Many animal species use vocal communication1, but the chaotic nature of the acoustics of these vocalizations often complicates their cataloging into clearly divided types and contexts2. Understanding the encapsulated information in animal vocalizations is central to the study of sociality, communication, and language evolution. Yet, in the research of nonhuman animals, the purpose and meaning of the vocal message often remain obscure. Researchers of animal communication, seeking homology to semantics, may relate behavioral observations to acoustic measurements, and thus reveal some of the information content of vocal expressions. Indeed, several studies have described cases of vocalizations as functionally referential, i.e. signals which are both specific to a certain context and elicit an appropriate response by a receiver3,4,5.
Large bioacoustic archives of wild animals are an important source to identify reappearing communication patterns, which can then be related to recurring behavioral patterns to advance the current understanding of intra-specific communication of non-human animals. A main challenge remains that most large-scale bioacoustic archives contain only a small percentage of animal vocalizations and a large amount of environmental noise, which makes it extremely difficult to manually retrieve sufficient vocalizations for further analysis – particularly important for species with advanced social systems and complex vocalizations. In this study deep neural networks were trained on 11,509 killer whale (Orcinus orca) signals and 34,848 noise segments. The resulting toolkit ORCA-SPOT was tested on a large-scale bioacoustic repository – the Orchive – comprising roughly 19,000 hours of killer whale underwater recordings. An automated segmentation of the entire Orchive recordings (about 2.2 years) took approximately 8 days.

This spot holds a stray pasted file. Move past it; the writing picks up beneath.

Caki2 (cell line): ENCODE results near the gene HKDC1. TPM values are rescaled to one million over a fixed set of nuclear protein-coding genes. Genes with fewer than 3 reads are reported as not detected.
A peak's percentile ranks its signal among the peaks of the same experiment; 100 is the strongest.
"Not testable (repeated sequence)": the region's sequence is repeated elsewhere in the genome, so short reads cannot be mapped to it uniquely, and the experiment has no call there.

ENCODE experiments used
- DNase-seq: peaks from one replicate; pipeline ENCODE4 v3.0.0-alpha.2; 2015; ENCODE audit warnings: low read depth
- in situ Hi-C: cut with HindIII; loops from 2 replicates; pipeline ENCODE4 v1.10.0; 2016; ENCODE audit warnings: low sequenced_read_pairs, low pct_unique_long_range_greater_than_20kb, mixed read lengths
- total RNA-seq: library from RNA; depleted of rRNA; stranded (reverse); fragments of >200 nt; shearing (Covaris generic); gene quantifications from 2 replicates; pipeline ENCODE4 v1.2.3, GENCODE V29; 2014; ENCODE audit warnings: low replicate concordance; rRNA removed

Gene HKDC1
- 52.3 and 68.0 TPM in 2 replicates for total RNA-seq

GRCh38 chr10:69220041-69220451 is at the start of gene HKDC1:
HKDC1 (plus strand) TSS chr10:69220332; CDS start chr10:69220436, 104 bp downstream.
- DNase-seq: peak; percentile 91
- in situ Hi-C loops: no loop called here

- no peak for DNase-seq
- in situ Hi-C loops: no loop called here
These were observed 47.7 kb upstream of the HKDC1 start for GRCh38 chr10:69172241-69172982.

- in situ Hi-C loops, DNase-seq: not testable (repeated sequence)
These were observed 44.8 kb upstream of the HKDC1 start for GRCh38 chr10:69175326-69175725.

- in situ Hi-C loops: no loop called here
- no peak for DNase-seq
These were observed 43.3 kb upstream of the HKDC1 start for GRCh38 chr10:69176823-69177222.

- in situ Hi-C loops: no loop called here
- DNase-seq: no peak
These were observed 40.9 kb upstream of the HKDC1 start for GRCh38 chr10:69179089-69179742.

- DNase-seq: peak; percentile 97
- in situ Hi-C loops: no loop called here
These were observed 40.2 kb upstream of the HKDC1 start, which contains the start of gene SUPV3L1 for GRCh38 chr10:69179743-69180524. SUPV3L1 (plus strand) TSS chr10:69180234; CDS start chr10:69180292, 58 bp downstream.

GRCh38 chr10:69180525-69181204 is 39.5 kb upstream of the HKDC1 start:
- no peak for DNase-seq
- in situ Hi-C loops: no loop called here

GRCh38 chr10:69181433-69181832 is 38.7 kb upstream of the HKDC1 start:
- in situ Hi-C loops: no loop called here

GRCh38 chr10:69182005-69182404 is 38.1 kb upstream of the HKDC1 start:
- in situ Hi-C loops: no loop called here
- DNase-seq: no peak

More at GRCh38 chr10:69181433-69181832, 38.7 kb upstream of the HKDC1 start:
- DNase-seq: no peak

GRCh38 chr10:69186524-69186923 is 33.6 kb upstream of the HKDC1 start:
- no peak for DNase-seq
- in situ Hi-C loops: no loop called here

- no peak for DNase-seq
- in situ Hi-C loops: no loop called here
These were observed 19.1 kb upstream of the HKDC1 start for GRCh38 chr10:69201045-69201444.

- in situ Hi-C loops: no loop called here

Examples include creating systems which respond in an emotionally-aware way to the user, systems which modify their behaviour in response to affective cues, et cetera. Examples include how emotion might be added to virtual environments, the effect of affect on computer-mediated learning environments or collaborative computer games. Examples include attempts to add emotions to AI-systems, attempts to simulate emotions in computers, systems that are inspired by the physiological basis of emotion, studies which aim to understand the role that affective processes play in reasoning, and computational slants on theories of emotion. In particular studies which use computer simulation to understand affective processes. Examples include creating systems which respond in an emotionally-aware way to the user, systems which modify their behaviour in response to affective cues, et cetera.
The use of information and communication technologies (ICTs) by individuals is a long-time concern for researchers and practitioners. ICT use starts with the inclusion of people in the digital society and progresses toward the equalization of their capabilities and opportunities in technology-mediated information and communication processes. Approaches to inclusion and equality have become increasingly sophisticated through developments in human-centered computing and human-computer interaction that replace the old focus on people's mere access to the ICTs. At the same time, a third, more empowering moment of ICT use is attracting scholars, professionals and, hopefully, public agents--the effectiveness with which people use the technology. In this article, I discuss inclusion, equality and effectiveness under the concept of one's digital effectiveness.